If you want evidence of resurrection look around you.
The evidence of Resurrection is not in the careful study of biblical texts, or innovative advances in archeology, or the complex arguments of theology. The evidence of resurrection is in the product of those who believe. The evidence of the resurrection rests within each one of you who worships here this glad morning. It is not a conclusion of the mind but a journey of the heart, not about logic but about surprise and mystery and the reversal of expectations. Easter is a joke, my friends, and the best evidence for its reality lies in its very absurdity. As they say, if you understand, no explanation is necessary; if you don’t understand, no explanation is possible.
Now I can’t speak for the world; I can only speak for myself. I know I have changed, or should I say, I know I have been changed. The truth that Christ is risen has forever altered my life. Life is still painful. Life is still not fair. There is still death. But the truth of the impossible possibility of God’s tremendous love means for me that pain and injustice and death are no longer the subtitles of this life. The truth that Christ is risen means to me that love always lies on the other side of pain; hope always lies on the other side of loss; redemption and new life always lie on the other side of death. You see, Easter has no real depth of meaning, no personal meaning, until we own it, until we take it from being an objective story to making it our subjective truth. To say that in the resurrection, "Jesus conquered death," means little until that statement is translated by each of us into the concrete reality of our lives. The full power of this day only makes sense when we experience and know that Christ’s living presence makes a difference in how we live our lives and deal with our losses.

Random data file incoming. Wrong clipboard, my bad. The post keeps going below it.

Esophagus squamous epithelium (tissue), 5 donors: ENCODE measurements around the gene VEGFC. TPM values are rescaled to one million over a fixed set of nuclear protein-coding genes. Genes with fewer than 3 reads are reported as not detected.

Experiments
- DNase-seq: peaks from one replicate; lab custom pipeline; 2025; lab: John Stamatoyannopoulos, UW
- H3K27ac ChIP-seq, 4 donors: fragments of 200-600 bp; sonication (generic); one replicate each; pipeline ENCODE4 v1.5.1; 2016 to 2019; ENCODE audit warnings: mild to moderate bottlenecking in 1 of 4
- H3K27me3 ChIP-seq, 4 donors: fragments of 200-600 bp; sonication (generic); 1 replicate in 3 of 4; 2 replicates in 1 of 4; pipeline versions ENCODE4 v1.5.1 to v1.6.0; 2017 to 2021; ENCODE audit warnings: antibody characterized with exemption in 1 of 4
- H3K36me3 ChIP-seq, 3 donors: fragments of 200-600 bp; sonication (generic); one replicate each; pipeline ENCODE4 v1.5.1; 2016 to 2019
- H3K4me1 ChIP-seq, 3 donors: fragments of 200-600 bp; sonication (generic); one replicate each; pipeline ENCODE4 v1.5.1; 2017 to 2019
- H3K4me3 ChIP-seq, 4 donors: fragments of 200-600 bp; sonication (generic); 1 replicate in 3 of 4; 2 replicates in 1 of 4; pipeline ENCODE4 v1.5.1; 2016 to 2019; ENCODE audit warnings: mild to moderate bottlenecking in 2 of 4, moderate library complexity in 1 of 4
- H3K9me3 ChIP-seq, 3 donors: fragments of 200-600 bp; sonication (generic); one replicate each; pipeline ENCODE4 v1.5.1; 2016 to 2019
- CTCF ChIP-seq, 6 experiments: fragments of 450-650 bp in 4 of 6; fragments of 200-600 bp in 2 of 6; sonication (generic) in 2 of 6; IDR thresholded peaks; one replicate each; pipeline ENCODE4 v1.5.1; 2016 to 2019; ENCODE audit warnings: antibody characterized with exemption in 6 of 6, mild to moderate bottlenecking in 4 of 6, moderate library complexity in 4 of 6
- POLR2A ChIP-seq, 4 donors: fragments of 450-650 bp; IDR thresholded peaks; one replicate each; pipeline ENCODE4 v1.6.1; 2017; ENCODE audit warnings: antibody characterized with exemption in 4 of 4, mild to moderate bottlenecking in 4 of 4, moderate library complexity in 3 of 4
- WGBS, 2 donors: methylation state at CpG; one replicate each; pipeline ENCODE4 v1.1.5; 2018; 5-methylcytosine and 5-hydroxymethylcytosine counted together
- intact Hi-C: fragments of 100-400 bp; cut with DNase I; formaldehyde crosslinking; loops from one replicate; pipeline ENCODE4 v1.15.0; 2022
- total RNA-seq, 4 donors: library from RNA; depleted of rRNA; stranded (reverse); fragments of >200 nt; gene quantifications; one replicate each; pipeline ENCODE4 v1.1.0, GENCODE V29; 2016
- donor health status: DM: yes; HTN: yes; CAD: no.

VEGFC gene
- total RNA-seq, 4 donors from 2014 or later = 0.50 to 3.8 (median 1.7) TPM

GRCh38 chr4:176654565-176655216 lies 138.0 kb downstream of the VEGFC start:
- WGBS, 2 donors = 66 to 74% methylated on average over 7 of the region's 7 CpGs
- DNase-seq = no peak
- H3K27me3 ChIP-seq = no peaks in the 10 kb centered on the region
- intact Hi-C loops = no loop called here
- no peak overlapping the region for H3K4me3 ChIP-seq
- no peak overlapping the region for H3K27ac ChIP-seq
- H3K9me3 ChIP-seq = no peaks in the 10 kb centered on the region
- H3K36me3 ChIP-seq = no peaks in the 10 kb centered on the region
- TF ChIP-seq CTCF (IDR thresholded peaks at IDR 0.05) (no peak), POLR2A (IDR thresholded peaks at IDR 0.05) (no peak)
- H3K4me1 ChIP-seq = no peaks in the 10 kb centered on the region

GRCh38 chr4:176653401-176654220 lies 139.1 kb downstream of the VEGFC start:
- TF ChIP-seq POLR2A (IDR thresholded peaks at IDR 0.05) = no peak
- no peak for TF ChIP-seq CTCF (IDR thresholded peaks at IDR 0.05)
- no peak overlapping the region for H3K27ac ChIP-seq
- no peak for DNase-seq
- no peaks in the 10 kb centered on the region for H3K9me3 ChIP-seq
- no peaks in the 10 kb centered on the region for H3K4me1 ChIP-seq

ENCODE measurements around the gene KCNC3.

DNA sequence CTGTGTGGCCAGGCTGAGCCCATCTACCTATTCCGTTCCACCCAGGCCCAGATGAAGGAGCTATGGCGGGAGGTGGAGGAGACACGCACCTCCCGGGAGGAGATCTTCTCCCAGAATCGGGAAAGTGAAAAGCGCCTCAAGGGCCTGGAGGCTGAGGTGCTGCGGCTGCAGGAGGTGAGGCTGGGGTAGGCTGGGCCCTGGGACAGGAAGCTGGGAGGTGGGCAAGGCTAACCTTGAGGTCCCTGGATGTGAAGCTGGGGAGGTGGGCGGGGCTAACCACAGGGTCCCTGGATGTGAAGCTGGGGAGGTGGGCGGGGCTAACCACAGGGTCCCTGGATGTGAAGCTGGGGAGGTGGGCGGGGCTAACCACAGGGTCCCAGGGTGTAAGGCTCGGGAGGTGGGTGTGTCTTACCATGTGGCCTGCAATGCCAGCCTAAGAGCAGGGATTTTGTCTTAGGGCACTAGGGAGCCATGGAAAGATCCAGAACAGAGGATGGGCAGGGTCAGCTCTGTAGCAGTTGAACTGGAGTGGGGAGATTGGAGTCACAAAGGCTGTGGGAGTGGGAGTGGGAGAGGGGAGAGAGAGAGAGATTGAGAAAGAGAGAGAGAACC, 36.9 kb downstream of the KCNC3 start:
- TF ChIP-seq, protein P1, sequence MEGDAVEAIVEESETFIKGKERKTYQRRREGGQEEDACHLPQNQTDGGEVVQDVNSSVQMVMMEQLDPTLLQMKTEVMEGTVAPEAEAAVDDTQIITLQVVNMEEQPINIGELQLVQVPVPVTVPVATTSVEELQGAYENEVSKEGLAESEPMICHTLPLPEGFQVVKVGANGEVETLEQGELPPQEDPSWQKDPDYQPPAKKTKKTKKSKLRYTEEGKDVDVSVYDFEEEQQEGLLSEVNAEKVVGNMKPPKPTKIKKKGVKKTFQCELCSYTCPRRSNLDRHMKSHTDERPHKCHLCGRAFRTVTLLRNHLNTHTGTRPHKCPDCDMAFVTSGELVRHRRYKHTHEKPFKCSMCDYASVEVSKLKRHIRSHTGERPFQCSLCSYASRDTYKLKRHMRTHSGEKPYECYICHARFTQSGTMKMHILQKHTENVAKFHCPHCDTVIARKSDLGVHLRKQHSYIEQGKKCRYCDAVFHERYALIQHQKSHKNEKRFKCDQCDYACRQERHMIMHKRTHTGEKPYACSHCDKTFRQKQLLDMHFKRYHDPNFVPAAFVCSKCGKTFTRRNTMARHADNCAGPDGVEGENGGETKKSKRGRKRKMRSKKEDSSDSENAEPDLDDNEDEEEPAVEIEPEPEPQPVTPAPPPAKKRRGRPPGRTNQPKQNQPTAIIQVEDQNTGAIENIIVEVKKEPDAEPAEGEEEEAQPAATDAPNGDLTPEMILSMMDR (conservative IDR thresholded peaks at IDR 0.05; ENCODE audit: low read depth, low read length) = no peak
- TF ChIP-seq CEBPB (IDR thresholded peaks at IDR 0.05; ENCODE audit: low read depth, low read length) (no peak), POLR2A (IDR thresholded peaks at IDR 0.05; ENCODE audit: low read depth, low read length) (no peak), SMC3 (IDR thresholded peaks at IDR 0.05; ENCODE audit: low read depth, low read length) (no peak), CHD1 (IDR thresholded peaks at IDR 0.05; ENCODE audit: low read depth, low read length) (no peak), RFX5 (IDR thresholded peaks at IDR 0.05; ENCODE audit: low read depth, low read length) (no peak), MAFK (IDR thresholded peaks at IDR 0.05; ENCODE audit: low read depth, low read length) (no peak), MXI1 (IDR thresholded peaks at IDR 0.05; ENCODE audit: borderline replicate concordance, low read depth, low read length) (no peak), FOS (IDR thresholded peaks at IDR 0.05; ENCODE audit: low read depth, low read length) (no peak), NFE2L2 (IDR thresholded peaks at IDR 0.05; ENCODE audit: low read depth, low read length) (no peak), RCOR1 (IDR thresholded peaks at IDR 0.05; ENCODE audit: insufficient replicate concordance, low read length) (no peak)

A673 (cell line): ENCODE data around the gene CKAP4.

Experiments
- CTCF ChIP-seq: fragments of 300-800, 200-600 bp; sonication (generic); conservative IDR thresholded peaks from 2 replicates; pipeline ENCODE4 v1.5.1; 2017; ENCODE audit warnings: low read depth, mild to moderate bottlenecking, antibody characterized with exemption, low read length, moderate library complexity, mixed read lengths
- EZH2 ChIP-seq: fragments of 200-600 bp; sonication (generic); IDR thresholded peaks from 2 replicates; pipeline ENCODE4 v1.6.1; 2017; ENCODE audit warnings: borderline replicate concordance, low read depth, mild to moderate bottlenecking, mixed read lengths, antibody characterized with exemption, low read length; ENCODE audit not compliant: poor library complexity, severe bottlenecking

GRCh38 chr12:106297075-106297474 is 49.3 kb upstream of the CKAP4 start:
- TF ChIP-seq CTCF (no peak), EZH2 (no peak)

One last joke at Death’s expense: Richard Lischer, professor at Duke Divinity School, wrote a book about his life as a freshly ordained Lutheran pastor in a little southern Illinois town. In it he tells this memorable tale of Buster Toland’s funeral.
Buster was a mechanic at the local garage. His wife, Beulah, drank too much and was high on drugs most of the time. They argued loudly and profanely and bitterly and in the middle of a huge shouting match when he came home for lunch —and there was no lunch—Buster dropped dead. “Dead before he hit the floor,” Beulah said, at least a hundred times to anyone who would listen. Now, Buster was a rascal, and his death made the whole community feel apprehensive and worried about his utterly dysfunctional family.
Pastor Lischer helped Beulah through the local funeral plans and negotiations with the funeral director, which were exceptionally difficult. Beulah kept insisting on the most expensive casket and arrangements because she “owed it to Buster,” she said. The idealistic young minister managed to alienate the funeral director in the process.
Finally the day for the funeral arrived, complete with the open casket in the narthex of the church. The service was a disaster. Beulah wailed at the top of her lungs through the service and the pastor’s attempt at a sermon.
He concluded quickly by reminding the congregation that Buster had been a good Marine and father and now the church would assume greater responsibility for his family.
And then the congregation moved to the little cemetery on the hill behind the church. The casket was lowered into the grave. Pastor Lischer said the words of committal and it was over.
Then the military phase of the service began. Four uniformed veterans from the local VFW formed an honor guard and fired their rifles on command three times over the heads of the congregation.
There was even a bugler for the occasion, twelve-year-old Moriah Seamanns, standing halfway up the hill in a pink jumper with a thin white sweater draped over her shoulders. Her new coronet caught the sunlight and she was about to give the performance of her life. Her mother stood beside her to hold her music and to steady her child, like a doe and a fawn in the silence of the spring afternoon.
Then Moriah began to play. To everyone’s surprise, she did not play “Taps.” She played four stanzas of Handel’s great aria from Messiah, “I Know That My Redeemer Liveth,” arcing each note across the ravine toward the mourners on the hill. It was, Lischer says, “…as if her music were a time-delayed message coming to us from a saner and more beautiful world.”
As the mourners listened to Moriah, Beulah stopped her cater-wauling and the mourners began to smile watery smiles through their tears. And standing in the lumpy mud of the cemetery, Lischer remarked, “I felt that I could see Easter, and I burst out laughing.”
This morning, standing in the lumpy mud of history, in a world that knows only too well the presence and the power of Death, may we too see Easter, and may we greet it with a smile in our hearts and the sound of laughter on our lips.